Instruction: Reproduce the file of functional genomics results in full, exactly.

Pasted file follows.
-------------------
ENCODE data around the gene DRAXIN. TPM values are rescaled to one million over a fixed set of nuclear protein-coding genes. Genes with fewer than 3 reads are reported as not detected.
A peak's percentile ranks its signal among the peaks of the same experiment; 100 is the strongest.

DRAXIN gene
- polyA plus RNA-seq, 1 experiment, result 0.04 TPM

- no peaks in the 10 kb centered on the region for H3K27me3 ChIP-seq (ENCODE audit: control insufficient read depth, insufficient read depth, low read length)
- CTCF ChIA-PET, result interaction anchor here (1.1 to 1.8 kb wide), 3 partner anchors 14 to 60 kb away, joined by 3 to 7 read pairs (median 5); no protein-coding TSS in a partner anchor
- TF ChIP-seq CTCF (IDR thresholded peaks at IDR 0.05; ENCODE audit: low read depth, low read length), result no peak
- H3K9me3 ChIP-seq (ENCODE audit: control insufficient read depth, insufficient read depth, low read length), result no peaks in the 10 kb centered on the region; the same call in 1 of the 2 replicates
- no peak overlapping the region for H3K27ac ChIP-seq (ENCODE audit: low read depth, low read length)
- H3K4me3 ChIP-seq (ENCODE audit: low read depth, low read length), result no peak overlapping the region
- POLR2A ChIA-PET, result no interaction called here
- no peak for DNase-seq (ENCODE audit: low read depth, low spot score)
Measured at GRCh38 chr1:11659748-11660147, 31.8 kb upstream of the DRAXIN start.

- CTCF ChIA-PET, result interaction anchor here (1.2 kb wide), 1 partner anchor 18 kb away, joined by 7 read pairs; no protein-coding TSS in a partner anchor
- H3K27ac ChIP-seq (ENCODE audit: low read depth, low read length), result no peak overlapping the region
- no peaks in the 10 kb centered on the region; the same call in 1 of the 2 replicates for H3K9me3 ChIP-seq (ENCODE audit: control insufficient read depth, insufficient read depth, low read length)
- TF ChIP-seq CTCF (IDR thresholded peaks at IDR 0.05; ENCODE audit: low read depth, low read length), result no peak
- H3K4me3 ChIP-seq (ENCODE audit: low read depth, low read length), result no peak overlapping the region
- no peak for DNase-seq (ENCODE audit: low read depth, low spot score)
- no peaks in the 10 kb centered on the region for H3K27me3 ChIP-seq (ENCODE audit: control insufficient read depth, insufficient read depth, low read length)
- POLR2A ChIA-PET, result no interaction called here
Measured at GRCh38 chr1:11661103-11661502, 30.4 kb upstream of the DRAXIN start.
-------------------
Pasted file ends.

ENCODE data around the gene DRAXIN. TPM values are rescaled to one million over a fixed set of nuclear protein-coding genes. Genes with fewer than 3 reads are reported as not detected.
A peak's percentile ranks its signal among the peaks of the same experiment; 100 is the strongest.

DRAXIN gene
- polyA plus RNA-seq, 1 experiment, result 0.04 TPM

- no peaks in the 10 kb centered on the region for H3K27me3 ChIP-seq (ENCODE audit: control insufficient read depth, insufficient read depth, low read length)
- CTCF ChIA-PET, result interaction anchor here (1.1 to 1.8 kb wide), 3 partner anchors 14 to 60 kb away, joined by 3 to 7 read pairs (median 5); no protein-coding TSS in a partner anchor
- TF ChIP-seq CTCF (IDR thresholded peaks at IDR 0.05; ENCODE audit: low read depth, low read length), result no peak
- H3K9me3 ChIP-seq (ENCODE audit: control insufficient read depth, insufficient read depth, low read length), result no peaks in the 10 kb centered on the region; the same call in 1 of the 2 replicates
- no peak overlapping the region for H3K27ac ChIP-seq (ENCODE audit: low read depth, low read length)
- H3K4me3 ChIP-seq (ENCODE audit: low read depth, low read length), result no peak overlapping the region
- POLR2A ChIA-PET, result no interaction called here
- no peak for DNase-seq (ENCODE audit: low read depth, low spot score)
Measured at GRCh38 chr1:11659748-11660147, 31.8 kb upstream of the DRAXIN start.

- CTCF ChIA-PET, result interaction anchor here (1.2 kb wide), 1 partner anchor 18 kb away, joined by 7 read pairs; no protein-coding TSS in a partner anchor
- H3K27ac ChIP-seq (ENCODE audit: low read depth, low read length), result no peak overlapping the region
- no peaks in the 10 kb centered on the region; the same call in 1 of the 2 replicates for H3K9me3 ChIP-seq (ENCODE audit: control insufficient read depth, insufficient read depth, low read length)
- TF ChIP-seq CTCF (IDR thresholded peaks at IDR 0.05; ENCODE audit: low read depth, low read length), result no peak
- H3K4me3 ChIP-seq (ENCODE audit: low read depth, low read length), result no peak overlapping the region
- no peak for DNase-seq (ENCODE audit: low read depth, low spot score)
- no peaks in the 10 kb centered on the region for H3K27me3 ChIP-seq (ENCODE audit: control insufficient read depth, insufficient read depth, low read length)
- POLR2A ChIA-PET, result no interaction called here
Measured at GRCh38 chr1:11661103-11661502, 30.4 kb upstream of the DRAXIN start.